Chlorpromazine for treating aggression or agitation due to psychosis

Chlorpromazine was the first medicine specifically developed to treat psychoses as it helps people to feel less anxious, tense or angry. This review systematically examines the evidence to see how effective chlorpromazine is at reducing aggression or agitation due to psychosis. From the evidence available, we are unable to draw any firm conclusion about using this medicine for this purpose. We found that chlorpromazine was just as effective at reducing aggression or agitation due to psychosis as similar medicines, but that it may be associated with more side effects than other medicines. Further research is needed to clarify whether chlorpromazine is effective at reducing psychosis induced aggression or agitation. Such research would be best carried out using carefully designed clinical trials.

Authors' conclusions: 

Overall the quality of evidence is limited, poor and dated. Where drugs that have been better evaluated are available, it may be best to avoid use of chlorpromazine. Where chlorpromazine is used for acute aggression or where choices are limited, relevant trials are possible and urgently needed.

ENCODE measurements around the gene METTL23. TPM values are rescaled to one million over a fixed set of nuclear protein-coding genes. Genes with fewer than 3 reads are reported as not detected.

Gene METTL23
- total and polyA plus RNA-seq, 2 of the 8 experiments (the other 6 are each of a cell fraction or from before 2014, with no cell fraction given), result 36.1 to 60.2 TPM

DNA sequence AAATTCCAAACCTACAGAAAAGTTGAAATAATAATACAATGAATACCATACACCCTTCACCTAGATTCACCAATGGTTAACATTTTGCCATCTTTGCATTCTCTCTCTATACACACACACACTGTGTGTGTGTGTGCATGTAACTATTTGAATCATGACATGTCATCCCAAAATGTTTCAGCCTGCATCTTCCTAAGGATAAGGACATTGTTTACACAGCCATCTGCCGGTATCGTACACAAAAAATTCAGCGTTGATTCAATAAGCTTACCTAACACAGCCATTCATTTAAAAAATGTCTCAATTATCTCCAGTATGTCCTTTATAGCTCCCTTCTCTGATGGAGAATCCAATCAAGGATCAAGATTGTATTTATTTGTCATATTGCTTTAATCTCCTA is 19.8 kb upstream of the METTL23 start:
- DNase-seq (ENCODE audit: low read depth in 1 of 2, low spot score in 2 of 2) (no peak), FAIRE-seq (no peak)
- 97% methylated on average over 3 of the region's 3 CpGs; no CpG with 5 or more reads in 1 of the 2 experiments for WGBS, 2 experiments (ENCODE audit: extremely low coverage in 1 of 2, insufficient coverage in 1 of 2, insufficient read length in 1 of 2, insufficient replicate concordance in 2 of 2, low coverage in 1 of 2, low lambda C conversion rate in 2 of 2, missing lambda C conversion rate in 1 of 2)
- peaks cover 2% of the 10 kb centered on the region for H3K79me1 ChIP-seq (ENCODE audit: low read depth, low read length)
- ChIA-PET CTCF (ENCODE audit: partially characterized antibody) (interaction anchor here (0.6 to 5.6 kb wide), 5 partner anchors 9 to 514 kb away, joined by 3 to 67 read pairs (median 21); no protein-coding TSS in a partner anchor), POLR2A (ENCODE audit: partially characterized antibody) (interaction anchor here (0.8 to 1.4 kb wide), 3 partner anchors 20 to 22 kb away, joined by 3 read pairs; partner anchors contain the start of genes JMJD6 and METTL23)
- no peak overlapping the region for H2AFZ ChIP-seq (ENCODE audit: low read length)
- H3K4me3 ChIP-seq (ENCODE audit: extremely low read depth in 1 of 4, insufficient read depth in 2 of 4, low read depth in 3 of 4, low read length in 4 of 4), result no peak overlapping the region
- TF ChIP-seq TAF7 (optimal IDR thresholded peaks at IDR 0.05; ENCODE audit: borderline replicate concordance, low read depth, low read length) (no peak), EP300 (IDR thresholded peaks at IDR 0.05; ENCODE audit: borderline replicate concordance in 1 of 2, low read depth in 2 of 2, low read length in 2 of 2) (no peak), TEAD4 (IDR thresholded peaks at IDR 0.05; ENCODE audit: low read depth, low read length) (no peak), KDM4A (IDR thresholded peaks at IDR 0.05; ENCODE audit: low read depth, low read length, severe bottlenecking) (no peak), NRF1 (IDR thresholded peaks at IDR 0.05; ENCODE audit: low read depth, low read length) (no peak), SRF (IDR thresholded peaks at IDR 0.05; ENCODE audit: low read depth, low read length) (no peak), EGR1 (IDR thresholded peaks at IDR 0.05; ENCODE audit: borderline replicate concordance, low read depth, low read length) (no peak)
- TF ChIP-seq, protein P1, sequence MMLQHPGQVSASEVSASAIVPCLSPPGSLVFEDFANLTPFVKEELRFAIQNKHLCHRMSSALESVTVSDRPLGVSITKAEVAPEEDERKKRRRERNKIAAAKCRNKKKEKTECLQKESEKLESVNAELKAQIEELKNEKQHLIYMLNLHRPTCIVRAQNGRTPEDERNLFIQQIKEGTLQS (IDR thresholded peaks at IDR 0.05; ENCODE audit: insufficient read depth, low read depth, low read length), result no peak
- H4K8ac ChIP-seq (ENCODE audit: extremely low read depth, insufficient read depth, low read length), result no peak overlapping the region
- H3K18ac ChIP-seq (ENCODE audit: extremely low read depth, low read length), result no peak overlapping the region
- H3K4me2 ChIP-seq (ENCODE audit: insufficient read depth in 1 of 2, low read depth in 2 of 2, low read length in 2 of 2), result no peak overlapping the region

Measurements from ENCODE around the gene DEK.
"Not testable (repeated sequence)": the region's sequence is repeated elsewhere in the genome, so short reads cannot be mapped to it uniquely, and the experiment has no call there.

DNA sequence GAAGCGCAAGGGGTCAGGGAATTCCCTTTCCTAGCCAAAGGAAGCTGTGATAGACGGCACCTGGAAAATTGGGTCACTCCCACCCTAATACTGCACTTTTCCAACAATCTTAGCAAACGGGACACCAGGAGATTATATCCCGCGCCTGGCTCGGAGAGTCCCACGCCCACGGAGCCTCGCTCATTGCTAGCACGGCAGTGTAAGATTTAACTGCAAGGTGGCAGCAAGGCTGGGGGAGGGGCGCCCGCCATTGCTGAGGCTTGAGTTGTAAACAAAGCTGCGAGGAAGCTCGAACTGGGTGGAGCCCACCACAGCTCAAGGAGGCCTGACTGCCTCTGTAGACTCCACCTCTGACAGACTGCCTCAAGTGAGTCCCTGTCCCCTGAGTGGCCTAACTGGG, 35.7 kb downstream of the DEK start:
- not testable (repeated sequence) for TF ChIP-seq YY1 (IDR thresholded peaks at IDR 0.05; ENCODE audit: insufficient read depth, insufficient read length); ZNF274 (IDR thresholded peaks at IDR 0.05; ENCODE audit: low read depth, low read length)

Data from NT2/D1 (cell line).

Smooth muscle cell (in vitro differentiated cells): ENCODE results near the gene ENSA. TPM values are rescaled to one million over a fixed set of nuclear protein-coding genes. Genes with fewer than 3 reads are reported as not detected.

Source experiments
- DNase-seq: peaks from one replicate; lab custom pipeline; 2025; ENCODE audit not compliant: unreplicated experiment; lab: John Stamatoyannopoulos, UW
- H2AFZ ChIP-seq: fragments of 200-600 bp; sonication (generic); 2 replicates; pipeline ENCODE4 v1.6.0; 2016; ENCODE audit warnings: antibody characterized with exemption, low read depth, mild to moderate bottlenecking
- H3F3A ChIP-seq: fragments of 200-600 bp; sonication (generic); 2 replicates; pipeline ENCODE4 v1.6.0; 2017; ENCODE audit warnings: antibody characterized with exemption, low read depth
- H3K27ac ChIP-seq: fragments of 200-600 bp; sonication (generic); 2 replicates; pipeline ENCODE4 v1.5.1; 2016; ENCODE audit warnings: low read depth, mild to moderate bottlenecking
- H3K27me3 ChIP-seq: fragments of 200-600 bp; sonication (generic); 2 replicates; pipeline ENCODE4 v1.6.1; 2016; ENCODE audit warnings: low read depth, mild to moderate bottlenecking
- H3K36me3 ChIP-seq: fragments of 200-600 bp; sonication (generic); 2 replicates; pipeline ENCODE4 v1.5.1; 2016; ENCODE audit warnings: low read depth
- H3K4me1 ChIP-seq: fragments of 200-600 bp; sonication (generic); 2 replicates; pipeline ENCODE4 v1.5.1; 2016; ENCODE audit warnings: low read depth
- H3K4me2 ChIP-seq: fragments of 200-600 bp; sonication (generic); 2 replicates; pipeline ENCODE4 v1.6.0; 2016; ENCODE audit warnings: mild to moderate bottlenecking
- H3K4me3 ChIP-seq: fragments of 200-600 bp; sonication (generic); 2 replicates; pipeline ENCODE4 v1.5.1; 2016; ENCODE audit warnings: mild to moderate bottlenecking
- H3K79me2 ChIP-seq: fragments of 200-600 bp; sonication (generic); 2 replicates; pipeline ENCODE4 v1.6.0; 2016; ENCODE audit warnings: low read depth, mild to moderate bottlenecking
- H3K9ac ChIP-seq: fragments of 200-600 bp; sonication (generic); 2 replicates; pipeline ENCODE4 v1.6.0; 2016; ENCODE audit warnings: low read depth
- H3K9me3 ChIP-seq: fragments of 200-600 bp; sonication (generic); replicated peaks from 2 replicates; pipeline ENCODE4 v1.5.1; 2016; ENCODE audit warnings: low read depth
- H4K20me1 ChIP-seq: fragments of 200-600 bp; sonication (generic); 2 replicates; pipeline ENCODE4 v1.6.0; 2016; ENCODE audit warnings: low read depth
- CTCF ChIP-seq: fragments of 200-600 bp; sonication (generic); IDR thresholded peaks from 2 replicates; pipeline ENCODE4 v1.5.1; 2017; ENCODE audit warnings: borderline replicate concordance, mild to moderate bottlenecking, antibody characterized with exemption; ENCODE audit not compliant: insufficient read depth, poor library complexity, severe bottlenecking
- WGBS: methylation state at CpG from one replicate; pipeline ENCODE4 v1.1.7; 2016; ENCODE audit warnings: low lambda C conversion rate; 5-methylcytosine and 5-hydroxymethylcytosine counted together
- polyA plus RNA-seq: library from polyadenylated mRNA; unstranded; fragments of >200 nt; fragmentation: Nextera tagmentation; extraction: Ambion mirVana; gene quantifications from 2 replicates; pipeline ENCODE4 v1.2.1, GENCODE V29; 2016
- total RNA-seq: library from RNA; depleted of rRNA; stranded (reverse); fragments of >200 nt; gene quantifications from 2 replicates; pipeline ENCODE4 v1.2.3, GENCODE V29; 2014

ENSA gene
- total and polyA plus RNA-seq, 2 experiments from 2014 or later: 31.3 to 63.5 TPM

Read the full abstract...

Agitated or violent behaviour constitutes 10% of all emergency psychiatric treatment. Some guidelines do not recommend the use of chlorpromazine for rapid tranquillisation but it is still often used for this purpose.


To examine the effects of oral or intramuscular chlorpromazine for psychosis induced agitation or aggression.

Search strategy: 

We searched the Cochrane Schizophrenia Group Trials Register (up to July 2009) which is based on regular searches of CINAHL, EMBASE, MEDLINE and PsycINFO.

Selection criteria: 

Randomised control trials or double blind trials (implying randomisation) comparing chlorpromazine with another drug or placebo for people who are thought to be acutely aggressive or agitated due to psychotic illness.

Data collection and analysis: 

We extracted data independently. For dichotomous data we calculated relative risks (RR) and their 95% confidence intervals (CI) on an intention-to-treat basis based on a fixed-effects model.

Main results: 

One study (total n=30) met the inclusion criteria. When compared with haloperidol (Man 1973) (1 RCT, n=30) people allocated chlorpromazine were no more likely to have one additional injection than those allocated haloperidol (RR 3.00 CI 0.13 to 68.26). This remained true for 2-4 injections (RR 0.90 CI 0.52 to 1.55) and for 5 or more injections (RR 0.75 CI 0.20 to 2.79). Two people allocated chlorpromazine had sudden, serious hypotension while no one allocated haloperidol had such an effect (RR 5.00 CI 0.26 to 96.13). No extrapyramidal symptoms were observed. One person allocated chlorpromazine developed status epilepticus (RR 3.00 CI 0.13 to 68.26).